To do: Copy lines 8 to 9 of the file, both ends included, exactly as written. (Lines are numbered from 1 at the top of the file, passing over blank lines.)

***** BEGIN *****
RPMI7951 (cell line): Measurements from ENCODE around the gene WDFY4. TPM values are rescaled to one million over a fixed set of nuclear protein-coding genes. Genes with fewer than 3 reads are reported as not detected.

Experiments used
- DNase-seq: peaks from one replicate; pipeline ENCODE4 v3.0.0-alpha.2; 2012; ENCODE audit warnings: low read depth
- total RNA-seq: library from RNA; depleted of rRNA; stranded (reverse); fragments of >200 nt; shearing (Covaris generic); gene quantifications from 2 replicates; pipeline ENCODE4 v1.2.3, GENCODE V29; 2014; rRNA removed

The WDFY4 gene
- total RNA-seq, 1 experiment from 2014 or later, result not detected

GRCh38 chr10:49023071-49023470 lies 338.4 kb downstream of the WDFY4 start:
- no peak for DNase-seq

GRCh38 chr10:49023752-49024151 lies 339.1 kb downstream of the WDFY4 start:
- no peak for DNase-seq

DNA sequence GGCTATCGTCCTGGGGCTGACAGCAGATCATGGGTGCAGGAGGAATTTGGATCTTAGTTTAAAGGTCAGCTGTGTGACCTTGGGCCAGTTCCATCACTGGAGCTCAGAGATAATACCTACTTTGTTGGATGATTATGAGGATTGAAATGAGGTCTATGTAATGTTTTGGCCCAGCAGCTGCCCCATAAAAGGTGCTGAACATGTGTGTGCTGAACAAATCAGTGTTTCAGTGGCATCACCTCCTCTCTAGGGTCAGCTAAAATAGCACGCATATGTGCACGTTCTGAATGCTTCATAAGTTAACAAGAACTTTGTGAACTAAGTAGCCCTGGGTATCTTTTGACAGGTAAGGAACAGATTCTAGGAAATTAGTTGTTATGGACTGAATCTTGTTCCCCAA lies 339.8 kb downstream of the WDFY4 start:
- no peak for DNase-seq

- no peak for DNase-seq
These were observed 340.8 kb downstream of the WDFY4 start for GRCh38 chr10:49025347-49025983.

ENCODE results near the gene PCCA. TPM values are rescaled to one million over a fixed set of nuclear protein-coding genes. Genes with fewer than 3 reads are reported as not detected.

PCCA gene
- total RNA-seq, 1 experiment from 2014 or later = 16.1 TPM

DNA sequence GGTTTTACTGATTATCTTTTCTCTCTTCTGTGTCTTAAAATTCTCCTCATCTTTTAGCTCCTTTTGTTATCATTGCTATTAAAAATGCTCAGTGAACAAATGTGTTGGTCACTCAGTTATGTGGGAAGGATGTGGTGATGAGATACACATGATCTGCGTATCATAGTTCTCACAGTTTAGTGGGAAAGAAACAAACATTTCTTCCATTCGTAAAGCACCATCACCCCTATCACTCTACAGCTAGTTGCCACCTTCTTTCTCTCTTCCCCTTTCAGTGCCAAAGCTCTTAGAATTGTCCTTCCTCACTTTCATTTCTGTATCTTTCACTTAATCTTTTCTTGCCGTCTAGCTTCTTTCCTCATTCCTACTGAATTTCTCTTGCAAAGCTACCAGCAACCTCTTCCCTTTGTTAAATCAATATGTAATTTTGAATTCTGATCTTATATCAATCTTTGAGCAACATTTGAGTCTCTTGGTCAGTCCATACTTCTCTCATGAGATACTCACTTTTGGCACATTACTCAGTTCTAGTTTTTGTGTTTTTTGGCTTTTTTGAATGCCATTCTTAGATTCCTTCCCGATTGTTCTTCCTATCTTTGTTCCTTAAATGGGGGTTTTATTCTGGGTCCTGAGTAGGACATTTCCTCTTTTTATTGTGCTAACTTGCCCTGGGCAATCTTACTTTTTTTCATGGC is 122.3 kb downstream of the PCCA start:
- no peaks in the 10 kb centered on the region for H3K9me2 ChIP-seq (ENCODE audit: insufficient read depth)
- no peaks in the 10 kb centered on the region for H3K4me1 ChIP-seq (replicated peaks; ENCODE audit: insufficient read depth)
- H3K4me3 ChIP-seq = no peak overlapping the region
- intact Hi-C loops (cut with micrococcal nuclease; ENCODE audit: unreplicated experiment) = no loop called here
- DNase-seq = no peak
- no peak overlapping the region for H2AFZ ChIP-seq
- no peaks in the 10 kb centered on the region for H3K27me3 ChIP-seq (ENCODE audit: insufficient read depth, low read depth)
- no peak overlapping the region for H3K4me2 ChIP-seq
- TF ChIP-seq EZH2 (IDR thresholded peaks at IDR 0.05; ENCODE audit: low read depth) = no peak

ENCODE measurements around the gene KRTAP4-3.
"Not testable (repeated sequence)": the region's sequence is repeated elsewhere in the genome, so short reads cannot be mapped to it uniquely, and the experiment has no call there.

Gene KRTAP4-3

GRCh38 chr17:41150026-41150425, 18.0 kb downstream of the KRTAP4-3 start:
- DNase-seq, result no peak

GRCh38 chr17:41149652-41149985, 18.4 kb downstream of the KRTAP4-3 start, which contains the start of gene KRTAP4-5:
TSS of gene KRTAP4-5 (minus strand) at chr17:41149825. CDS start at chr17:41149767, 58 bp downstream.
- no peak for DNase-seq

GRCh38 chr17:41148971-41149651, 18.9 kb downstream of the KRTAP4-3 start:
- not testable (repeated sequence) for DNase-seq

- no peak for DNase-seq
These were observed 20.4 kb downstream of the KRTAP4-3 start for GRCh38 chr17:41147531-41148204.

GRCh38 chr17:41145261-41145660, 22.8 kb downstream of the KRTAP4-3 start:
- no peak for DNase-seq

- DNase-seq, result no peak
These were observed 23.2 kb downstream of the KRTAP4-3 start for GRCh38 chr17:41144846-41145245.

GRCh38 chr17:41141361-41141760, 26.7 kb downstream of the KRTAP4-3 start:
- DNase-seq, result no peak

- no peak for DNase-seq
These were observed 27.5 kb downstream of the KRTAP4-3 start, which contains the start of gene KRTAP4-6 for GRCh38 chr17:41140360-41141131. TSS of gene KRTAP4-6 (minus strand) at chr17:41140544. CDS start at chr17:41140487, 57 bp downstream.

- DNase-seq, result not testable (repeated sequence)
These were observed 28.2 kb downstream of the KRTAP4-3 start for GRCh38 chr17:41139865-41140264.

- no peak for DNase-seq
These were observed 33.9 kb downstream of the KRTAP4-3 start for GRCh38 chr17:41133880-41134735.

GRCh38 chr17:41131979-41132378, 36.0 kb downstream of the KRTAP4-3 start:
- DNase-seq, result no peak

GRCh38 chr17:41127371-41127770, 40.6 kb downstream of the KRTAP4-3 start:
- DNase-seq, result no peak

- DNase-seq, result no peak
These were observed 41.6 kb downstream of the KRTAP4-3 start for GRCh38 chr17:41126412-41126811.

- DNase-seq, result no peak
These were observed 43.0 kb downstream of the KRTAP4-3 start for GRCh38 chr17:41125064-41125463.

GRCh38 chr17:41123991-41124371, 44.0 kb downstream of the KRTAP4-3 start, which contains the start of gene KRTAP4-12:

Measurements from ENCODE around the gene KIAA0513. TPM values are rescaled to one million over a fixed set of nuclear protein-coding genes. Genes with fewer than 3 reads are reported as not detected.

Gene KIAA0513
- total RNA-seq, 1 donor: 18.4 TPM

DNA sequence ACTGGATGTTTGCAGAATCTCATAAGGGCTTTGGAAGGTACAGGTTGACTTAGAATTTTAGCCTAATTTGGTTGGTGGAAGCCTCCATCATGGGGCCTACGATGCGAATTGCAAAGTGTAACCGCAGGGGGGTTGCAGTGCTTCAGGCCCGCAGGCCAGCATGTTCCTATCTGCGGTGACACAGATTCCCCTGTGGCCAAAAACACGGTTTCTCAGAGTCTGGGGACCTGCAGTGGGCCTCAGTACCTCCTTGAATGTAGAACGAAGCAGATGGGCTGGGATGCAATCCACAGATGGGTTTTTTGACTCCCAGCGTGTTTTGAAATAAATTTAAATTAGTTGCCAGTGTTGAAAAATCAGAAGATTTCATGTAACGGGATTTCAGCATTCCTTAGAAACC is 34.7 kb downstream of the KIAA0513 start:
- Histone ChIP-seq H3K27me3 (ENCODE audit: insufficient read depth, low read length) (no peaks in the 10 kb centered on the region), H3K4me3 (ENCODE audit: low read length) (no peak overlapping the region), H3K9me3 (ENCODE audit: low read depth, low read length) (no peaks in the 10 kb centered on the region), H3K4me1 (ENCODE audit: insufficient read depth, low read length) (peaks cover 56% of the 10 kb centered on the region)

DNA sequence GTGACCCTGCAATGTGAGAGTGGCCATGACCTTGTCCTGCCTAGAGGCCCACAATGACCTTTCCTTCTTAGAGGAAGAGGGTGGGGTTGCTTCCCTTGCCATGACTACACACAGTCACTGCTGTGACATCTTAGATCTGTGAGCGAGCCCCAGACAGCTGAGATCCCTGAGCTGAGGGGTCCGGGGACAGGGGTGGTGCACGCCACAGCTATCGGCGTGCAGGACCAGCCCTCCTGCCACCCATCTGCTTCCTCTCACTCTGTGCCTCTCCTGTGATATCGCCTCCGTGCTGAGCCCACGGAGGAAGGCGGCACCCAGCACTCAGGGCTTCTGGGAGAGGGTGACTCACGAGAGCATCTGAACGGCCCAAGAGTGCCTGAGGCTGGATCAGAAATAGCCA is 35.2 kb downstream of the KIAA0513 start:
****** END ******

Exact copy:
- no peak for DNase-seq

GRCh38 chr10:49023752-49024151 lies 339.1 kb downstream of the WDFY4 start: